Students Struggle to Give Their Brains and Bodies the Proper Fuel to Succeed
By Yasmin Wamala
For many, making the transition from high school to college is a major step in the shift from childhood to adulthood, and a rather difficult one at that. Between adjusting to a new environment, making new friends, occasionally feeling homesick learning to balance school with other commitments and more, it is often too easy for students to forget to take care of themselves. Things such as getting a proper, balanced diet are suddenly put on the back burner, which is ultimately more hurtful than helpful.
“While I was living at home I had a set lunch and dinner time in high school so I was forced to eat multiple times a day without thinking about it,” said junior Sydney Colbert, “Being on my own at Hofstra, I am now forced to remind myself to eat and with how busy I am between school work and extracurriculars, it’s usually easier and quicker to take the not so healthy route.”
Sophomore Medea Giordano on the other hand seems to be the exact opposite, finding time to eat the several times a day despite still not having found the perfect balance between her school work, the multiple clubs she partakes in and her social life. Also, unlike Colbert, Giordano’s eating habits have pretty much always been the way they are now. The common ground between the two however is that neither one of their eating habits are very good ones.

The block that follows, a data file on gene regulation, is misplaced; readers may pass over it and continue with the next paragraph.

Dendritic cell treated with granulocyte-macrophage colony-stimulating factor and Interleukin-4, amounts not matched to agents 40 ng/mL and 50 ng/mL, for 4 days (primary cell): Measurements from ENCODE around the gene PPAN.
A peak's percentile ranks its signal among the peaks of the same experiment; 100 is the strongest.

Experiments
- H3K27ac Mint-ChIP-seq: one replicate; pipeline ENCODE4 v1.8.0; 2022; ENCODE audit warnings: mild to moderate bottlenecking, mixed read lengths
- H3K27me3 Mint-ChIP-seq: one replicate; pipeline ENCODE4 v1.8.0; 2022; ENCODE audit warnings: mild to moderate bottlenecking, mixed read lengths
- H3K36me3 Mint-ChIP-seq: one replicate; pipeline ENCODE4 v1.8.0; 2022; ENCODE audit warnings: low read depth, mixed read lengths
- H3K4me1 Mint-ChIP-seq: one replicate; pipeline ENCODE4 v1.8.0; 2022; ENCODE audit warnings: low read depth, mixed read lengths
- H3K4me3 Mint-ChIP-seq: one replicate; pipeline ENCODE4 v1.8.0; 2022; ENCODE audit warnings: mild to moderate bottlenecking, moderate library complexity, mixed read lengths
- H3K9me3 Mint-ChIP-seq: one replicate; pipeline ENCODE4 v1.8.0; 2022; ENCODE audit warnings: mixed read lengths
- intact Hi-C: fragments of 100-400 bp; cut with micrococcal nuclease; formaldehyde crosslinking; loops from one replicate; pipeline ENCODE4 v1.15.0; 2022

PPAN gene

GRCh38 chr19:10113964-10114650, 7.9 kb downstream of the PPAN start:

“I eat like a seven-year old boy,” said Giordano, not only referring to how often she eats but also the fact that like Colbert, the majority of the time, her first instinct is to pick up something fried or sugary to eat.
Colbert and Giordano are just two out of numerous Hofstra students who don’t necessarily always make the best decisions when it comes to what they eat. The question that arises is, is there more to this dilemma than students simply not being able to break old habits or making the decision to eat unhealthy? How available are healthier eating options on Hofstra’s campus?
“Eating healthy on campus isn’t impossible but it definitely isn’t all that easy either,” said senior Jessica Downing-Brown, “The more healthy food options are fewer and typically more expensive.”
There are currently a total of 20 on-campus dining options at Hofstra. Out of all the locations on the list on Hofstra’s website, taking into account that some locations offer both healthy and more fast food oriented options, the amount of not as healthy options still overpower the number of more wholesome options.
“At the end of the day everyone is capable of making the decision of whether or not they want to put in an effort to eat better or not,” said senior Joelle Oliver. “It’s important that we do whatever we can to be at our best so we can do out best and the condition you keep yourself in is a huge part of that.”
Students with any feedback or suggestions are encouraged to visit the “Eating at Hofstra” Facebook page and make their thoughts known.
Click here to see photos of the dining options provided at Hofstra University - more information on these dining options can be found here
Click here to hear Hofstra students speak from personal experience give their opinion on the issue